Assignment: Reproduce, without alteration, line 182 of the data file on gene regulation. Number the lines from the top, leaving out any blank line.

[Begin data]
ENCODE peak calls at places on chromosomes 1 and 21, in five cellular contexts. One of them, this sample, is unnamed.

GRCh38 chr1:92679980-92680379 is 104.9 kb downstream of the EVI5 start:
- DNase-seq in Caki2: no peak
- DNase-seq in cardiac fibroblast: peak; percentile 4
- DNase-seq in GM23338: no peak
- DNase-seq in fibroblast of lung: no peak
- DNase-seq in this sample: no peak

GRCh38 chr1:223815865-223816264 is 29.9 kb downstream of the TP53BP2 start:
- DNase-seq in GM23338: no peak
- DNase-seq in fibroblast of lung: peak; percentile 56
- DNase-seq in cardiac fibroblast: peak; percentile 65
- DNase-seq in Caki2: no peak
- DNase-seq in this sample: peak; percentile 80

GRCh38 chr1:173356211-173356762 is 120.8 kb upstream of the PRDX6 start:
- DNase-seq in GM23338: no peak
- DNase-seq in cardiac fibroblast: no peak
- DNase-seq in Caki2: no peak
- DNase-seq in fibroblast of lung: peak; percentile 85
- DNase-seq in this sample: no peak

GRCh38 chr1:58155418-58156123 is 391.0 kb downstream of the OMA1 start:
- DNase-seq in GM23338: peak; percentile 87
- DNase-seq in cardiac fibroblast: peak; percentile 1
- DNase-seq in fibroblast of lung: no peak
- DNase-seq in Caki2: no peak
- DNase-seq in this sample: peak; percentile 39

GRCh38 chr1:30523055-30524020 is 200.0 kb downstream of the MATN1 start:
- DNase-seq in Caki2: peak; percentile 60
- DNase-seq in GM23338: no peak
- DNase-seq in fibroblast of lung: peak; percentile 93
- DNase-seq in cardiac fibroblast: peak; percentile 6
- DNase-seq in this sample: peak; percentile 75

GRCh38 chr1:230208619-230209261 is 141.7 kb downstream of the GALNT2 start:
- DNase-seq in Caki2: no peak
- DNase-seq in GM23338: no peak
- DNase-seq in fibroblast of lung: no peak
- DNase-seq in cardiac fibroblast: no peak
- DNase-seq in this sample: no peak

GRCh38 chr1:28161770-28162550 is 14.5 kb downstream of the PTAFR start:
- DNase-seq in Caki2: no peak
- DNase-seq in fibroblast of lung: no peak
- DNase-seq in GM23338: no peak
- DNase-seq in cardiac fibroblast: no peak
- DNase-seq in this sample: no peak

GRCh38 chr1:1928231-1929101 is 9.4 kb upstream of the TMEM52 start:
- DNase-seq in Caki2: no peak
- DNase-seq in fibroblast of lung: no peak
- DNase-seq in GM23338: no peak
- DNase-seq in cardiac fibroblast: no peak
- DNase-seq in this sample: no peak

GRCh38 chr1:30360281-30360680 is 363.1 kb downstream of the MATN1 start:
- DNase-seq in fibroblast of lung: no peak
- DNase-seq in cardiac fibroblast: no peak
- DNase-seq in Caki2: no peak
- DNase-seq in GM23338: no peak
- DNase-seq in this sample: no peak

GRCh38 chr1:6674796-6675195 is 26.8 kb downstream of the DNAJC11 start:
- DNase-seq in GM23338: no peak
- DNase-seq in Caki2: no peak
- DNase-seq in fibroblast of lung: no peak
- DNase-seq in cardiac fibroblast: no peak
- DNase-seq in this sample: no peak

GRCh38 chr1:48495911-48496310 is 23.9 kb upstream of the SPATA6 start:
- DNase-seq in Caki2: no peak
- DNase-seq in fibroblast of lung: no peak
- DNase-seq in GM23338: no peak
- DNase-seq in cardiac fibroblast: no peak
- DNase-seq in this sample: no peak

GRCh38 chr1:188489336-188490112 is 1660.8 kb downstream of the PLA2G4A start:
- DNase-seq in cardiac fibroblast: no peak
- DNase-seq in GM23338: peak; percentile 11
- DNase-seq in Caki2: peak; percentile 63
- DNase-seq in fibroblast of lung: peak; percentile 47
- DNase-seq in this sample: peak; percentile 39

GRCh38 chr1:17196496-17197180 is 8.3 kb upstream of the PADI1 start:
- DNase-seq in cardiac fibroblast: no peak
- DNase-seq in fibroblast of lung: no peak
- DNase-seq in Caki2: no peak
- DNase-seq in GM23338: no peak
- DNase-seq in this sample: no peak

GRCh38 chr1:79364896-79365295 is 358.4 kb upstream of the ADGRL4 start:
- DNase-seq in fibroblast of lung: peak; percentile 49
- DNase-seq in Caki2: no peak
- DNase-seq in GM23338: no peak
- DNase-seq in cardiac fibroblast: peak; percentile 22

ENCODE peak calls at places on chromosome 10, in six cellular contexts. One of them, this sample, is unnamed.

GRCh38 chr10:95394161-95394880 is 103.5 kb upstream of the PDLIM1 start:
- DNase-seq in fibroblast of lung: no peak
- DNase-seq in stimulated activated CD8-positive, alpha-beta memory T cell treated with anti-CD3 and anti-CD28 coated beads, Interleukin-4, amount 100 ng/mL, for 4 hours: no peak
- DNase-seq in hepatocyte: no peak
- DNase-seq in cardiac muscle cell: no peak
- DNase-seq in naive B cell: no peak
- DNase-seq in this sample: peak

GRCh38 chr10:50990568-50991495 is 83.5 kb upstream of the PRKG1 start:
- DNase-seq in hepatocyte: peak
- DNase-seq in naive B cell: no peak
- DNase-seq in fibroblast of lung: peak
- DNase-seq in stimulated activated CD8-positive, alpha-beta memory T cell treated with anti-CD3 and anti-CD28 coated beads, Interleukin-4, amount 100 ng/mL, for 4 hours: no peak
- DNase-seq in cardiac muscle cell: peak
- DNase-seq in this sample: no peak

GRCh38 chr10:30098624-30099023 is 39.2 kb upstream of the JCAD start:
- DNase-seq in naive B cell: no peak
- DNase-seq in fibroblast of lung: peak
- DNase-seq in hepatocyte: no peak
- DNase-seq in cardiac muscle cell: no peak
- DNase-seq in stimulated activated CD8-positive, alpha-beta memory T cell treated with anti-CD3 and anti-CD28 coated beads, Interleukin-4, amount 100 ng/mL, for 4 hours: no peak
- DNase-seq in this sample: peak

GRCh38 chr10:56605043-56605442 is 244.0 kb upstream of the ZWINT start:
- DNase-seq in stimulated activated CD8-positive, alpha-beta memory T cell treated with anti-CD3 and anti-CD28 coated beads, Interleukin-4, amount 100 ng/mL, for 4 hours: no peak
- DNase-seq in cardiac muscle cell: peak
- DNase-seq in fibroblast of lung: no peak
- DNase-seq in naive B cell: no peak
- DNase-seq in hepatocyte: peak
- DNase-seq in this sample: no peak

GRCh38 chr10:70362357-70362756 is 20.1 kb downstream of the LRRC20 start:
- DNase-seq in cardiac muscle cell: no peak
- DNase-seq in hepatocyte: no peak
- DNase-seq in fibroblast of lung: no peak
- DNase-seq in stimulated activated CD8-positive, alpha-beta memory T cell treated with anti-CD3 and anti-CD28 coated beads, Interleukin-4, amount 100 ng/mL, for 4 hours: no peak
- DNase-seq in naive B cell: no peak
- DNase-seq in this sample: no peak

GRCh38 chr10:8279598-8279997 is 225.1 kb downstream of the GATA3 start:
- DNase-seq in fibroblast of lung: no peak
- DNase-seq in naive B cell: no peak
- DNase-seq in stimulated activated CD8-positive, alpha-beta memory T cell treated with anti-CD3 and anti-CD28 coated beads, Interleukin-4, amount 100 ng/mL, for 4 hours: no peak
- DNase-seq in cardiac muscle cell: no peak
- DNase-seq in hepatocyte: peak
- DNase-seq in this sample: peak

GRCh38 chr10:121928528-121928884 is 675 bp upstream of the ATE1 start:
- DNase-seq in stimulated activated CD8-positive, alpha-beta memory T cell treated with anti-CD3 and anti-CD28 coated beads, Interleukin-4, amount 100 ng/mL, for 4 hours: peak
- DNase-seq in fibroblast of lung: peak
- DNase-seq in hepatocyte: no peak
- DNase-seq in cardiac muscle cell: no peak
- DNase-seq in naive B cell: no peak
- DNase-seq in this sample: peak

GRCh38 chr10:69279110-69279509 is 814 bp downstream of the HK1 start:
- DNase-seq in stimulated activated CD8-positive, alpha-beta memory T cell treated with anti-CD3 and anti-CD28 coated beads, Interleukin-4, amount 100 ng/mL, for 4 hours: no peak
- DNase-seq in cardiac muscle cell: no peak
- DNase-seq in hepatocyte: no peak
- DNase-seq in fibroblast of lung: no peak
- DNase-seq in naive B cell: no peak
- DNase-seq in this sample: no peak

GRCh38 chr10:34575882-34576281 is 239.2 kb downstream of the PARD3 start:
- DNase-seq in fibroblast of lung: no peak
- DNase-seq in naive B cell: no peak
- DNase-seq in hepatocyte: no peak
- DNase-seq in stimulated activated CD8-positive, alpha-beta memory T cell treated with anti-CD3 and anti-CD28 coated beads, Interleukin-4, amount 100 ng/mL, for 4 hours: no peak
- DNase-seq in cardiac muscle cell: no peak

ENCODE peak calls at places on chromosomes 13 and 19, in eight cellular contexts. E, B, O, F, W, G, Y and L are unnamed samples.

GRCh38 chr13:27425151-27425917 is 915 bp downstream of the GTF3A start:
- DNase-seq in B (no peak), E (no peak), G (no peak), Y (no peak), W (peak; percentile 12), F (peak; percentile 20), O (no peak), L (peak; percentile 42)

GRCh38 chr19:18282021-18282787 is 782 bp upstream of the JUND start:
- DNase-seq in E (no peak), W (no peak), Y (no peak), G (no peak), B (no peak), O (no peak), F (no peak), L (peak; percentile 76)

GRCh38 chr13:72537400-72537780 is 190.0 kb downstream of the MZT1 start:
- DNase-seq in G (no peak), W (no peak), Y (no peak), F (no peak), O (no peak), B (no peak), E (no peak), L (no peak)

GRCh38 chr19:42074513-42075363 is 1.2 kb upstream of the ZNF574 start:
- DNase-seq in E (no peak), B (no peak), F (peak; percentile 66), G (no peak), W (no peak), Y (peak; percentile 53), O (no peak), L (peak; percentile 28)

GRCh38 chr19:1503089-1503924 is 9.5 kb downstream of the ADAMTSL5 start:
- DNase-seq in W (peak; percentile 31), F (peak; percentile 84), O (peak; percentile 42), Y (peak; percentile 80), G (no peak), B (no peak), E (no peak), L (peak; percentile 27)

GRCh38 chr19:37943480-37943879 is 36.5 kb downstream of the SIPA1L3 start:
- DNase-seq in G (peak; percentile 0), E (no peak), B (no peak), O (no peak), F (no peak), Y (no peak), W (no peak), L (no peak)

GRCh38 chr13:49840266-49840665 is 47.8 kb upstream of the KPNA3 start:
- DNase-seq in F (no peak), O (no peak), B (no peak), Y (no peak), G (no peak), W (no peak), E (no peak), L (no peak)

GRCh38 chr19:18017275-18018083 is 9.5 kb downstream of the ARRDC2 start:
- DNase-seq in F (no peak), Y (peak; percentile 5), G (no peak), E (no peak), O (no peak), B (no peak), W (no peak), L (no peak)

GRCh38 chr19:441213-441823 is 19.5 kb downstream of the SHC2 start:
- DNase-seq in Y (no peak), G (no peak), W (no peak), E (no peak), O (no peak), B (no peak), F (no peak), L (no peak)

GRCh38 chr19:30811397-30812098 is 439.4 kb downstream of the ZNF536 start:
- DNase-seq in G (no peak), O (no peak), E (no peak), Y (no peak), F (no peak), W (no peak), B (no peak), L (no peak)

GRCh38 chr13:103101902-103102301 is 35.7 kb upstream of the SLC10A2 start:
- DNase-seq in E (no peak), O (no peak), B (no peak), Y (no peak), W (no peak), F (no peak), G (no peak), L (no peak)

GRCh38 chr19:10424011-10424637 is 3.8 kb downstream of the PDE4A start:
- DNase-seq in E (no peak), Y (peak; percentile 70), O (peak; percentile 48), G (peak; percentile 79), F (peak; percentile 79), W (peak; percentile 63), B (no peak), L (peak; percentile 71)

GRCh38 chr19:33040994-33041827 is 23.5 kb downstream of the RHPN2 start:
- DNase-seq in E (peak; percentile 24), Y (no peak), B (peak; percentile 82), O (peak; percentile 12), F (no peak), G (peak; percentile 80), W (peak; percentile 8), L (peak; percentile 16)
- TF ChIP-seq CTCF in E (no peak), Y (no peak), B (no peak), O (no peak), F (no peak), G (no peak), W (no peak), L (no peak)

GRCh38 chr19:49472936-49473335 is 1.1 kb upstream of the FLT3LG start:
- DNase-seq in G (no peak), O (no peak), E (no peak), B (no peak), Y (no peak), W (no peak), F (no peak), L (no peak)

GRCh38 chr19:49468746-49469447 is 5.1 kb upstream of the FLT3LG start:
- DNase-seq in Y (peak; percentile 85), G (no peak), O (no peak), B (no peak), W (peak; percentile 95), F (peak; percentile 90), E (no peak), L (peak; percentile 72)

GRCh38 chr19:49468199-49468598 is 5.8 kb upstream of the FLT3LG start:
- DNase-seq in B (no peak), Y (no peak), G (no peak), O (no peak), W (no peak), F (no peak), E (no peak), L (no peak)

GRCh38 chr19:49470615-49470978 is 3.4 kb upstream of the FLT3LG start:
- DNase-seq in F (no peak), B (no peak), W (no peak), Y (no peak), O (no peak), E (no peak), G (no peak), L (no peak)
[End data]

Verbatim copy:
GRCh38 chr19:49470615-49470978 is 3.4 kb upstream of the FLT3LG start: